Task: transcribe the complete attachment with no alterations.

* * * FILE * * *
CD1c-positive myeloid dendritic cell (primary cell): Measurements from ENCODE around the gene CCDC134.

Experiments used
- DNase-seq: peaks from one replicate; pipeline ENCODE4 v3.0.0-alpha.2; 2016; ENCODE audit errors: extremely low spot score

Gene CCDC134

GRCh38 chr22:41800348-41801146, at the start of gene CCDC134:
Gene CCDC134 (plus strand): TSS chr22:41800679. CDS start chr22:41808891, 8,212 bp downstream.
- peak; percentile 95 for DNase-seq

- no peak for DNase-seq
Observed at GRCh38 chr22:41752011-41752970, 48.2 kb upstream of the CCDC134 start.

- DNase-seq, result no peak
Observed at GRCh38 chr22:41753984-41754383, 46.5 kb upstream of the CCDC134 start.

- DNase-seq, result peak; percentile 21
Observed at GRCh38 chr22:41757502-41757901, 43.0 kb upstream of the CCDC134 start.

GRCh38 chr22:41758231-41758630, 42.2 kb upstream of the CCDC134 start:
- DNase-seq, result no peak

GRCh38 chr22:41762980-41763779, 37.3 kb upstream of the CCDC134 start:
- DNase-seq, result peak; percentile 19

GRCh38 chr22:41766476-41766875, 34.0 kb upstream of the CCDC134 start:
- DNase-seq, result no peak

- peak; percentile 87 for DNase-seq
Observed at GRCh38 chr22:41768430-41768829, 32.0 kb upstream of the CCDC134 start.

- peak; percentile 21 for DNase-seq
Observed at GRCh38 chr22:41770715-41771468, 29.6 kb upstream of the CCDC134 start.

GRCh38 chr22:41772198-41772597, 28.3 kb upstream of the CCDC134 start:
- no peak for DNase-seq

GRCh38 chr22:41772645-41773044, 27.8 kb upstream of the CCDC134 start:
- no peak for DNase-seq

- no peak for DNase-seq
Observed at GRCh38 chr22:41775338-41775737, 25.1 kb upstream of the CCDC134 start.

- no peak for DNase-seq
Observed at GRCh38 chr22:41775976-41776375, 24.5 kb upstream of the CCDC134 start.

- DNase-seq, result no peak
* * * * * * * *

CD1c-positive myeloid dendritic cell (primary cell): Measurements from ENCODE around the gene CCDC134.

Experiments used
- DNase-seq: peaks from one replicate; pipeline ENCODE4 v3.0.0-alpha.2; 2016; ENCODE audit errors: extremely low spot score

Gene CCDC134

GRCh38 chr22:41800348-41801146, at the start of gene CCDC134:
Gene CCDC134 (plus strand): TSS chr22:41800679. CDS start chr22:41808891, 8,212 bp downstream.
- peak; percentile 95 for DNase-seq

- no peak for DNase-seq
Observed at GRCh38 chr22:41752011-41752970, 48.2 kb upstream of the CCDC134 start.

- DNase-seq, result no peak
Observed at GRCh38 chr22:41753984-41754383, 46.5 kb upstream of the CCDC134 start.

- DNase-seq, result peak; percentile 21
Observed at GRCh38 chr22:41757502-41757901, 43.0 kb upstream of the CCDC134 start.

GRCh38 chr22:41758231-41758630, 42.2 kb upstream of the CCDC134 start:
- DNase-seq, result no peak

GRCh38 chr22:41762980-41763779, 37.3 kb upstream of the CCDC134 start:
- DNase-seq, result peak; percentile 19

GRCh38 chr22:41766476-41766875, 34.0 kb upstream of the CCDC134 start:
- DNase-seq, result no peak

- peak; percentile 87 for DNase-seq
Observed at GRCh38 chr22:41768430-41768829, 32.0 kb upstream of the CCDC134 start.

- peak; percentile 21 for DNase-seq
Observed at GRCh38 chr22:41770715-41771468, 29.6 kb upstream of the CCDC134 start.

GRCh38 chr22:41772198-41772597, 28.3 kb upstream of the CCDC134 start:
- no peak for DNase-seq

GRCh38 chr22:41772645-41773044, 27.8 kb upstream of the CCDC134 start:
- no peak for DNase-seq

- no peak for DNase-seq
Observed at GRCh38 chr22:41775338-41775737, 25.1 kb upstream of the CCDC134 start.

- no peak for DNase-seq
Observed at GRCh38 chr22:41775976-41776375, 24.5 kb upstream of the CCDC134 start.

- DNase-seq, result no peak